• DeVany, Arthur S. and Cassey Lee. “Motion pictures and the stable Paretian hypothesis”. IMBS working paper, University of California at Irvine, 2000
  • De Vany, Arthur S. and Cassey Lee. “Quality signals in information cascades and the dynamics of the distribution of motion picture box office revenues”. Journal of Economic Dynamics and Control, 25: 593–614, 2001
  • De Vany, Arthur S. and Ross Eckert. “Motion picture antitrust: the Paramount cases revisited”. Research in Law and Economics, 14: 51–112, 1991
  • De Vany, Arthur and Hank McMillan. “Markets, hierarchies, and antitrust in the motion picture industry”. Working paper, Economics Department, University of California, Irvine, 1993
  • De Vany, Arthur S. and W. David Walls. “Innovation tournaments: an analysis of rank, diffusion and survival in motion pictures”. Paper presented, NBER Conference on New Products, Cambridge, MA, 1993
  • De Vany, Arthur S. and W. David Walls. “Bose–Einstein dynamics and adaptive contracting in the motion picture industry”. Economic Journal, 439(106): 1493–1514, 1996
  • De Vany, Arthur S. and W. David Walls. “The market for motion pictures: Rank, revenue and survival”. Economic Inquiry, 4(35): 783–797, November 1997
  • De Vany, Arthur S. and W. David Walls. “Private information, demand cascades and the blockbuster strategy”. IMBS working paper, University of California at Irvine, 2000
  • De Vany, Arthur and W. David Walls. “Does Hollywood make too many R-rated movies? Risk, stochastic dominance, and the illusion of expectation”. Journal of Business, 75(3): 425–451, April 2002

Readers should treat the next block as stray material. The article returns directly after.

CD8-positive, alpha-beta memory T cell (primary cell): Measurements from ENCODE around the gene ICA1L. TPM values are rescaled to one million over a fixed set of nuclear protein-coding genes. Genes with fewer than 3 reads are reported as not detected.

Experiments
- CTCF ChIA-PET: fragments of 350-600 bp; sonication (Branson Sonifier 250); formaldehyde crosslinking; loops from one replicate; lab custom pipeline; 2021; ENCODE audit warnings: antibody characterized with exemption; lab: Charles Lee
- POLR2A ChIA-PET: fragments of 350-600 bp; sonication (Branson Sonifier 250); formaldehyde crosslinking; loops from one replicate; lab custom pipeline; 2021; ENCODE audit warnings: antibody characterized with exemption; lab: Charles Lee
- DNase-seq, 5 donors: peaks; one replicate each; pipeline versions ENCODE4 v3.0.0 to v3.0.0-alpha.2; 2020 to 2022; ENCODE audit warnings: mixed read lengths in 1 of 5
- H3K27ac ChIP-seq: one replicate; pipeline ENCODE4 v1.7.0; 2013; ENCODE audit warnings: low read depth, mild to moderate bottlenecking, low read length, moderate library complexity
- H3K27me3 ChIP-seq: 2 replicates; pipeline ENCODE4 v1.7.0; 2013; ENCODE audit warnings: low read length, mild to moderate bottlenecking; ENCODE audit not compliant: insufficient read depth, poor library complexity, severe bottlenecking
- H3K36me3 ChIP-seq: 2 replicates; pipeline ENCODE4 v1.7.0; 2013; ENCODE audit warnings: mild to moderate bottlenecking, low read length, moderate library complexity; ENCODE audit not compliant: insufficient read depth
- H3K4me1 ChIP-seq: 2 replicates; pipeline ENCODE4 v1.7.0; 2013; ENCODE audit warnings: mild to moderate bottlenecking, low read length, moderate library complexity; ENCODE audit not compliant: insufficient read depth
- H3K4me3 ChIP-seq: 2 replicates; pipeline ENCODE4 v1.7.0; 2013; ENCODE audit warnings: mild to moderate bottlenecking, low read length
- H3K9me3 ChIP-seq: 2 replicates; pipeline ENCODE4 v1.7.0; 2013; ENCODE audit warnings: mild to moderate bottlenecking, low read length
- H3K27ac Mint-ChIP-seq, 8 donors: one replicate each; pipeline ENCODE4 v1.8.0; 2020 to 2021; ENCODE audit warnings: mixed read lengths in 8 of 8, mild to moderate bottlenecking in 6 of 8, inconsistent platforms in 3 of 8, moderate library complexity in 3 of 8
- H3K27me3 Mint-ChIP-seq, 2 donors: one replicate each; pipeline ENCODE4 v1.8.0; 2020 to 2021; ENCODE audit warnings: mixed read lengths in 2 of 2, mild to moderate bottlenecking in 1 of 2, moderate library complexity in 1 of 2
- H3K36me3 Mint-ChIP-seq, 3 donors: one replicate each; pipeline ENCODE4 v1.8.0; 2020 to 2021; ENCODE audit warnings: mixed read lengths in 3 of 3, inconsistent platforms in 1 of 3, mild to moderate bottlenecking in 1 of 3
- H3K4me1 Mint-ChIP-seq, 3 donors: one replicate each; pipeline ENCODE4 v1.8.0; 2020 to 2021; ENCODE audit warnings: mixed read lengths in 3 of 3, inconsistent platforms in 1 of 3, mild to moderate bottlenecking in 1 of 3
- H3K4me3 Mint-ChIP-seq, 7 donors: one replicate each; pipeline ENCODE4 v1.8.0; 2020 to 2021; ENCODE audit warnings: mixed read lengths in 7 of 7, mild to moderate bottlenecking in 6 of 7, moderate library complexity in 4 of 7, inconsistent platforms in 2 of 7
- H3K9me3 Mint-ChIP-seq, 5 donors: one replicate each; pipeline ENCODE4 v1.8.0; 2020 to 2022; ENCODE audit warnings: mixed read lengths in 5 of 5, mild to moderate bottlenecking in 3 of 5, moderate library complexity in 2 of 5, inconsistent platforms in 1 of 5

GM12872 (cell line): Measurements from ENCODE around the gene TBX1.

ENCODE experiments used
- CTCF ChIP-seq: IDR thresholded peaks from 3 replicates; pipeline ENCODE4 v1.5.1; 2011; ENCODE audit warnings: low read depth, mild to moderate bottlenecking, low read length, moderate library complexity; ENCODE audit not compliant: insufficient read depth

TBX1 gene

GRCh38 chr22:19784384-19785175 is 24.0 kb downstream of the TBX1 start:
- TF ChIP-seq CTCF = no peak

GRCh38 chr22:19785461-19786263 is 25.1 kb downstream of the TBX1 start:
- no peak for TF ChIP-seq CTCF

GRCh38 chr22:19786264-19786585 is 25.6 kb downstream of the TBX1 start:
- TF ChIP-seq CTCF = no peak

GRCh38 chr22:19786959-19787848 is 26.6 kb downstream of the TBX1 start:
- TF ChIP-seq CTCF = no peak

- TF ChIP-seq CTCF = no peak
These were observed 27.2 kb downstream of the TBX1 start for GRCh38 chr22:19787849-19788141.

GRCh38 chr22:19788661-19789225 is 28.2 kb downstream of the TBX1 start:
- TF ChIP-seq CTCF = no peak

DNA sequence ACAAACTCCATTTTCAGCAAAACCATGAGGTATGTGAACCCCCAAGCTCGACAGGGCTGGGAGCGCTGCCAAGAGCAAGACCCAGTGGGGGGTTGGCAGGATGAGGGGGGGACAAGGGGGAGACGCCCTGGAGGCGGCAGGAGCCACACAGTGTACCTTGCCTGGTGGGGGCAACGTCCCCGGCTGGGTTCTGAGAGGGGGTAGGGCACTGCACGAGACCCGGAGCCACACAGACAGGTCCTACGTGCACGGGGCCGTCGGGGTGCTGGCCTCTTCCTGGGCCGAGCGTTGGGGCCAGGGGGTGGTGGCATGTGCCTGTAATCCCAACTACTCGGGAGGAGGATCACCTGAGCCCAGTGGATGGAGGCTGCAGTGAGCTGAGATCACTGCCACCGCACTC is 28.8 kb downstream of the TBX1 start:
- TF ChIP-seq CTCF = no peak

• De Vany, Arthur and W. David Walls. “Motion picture profit, the stable Paretian hypothesis, and the curse of the superstar”. Journal of Economic Dynamics and Control, 2002
  • De Vany, Arthur and W. David Walls. “Quality evaluations and the breakdown of statistical herding in the dynamics of box office revenues”. IMBS working paper, University of California at Irvine, 2002
  • De Vany, Arthur S. and W. David Walls. “Uncertainty in the movie industry: does star power reduce the terror of the box office?”. Journal of Cultural Economics, 23(4): 285–318, November 1999[17]

REFERENCES:
[17] http://en.wikipedia.org/wiki/Arthur_De_Vany

Advertisements

I'm the grandson of an Underwood and have been mapping my Underwood Family Tree for a couple years now.

Tagged with: , , , , ,
Posted in Economists
Our Bloggers

We respect your privacy. Subscribe by email to receive automatic notifications of new posts.

Join 37,381 other followers

Blog Stats
  • 49,201 Visitors since 6/26/2011
Top Rated on FairTaxer
%d bloggers like this: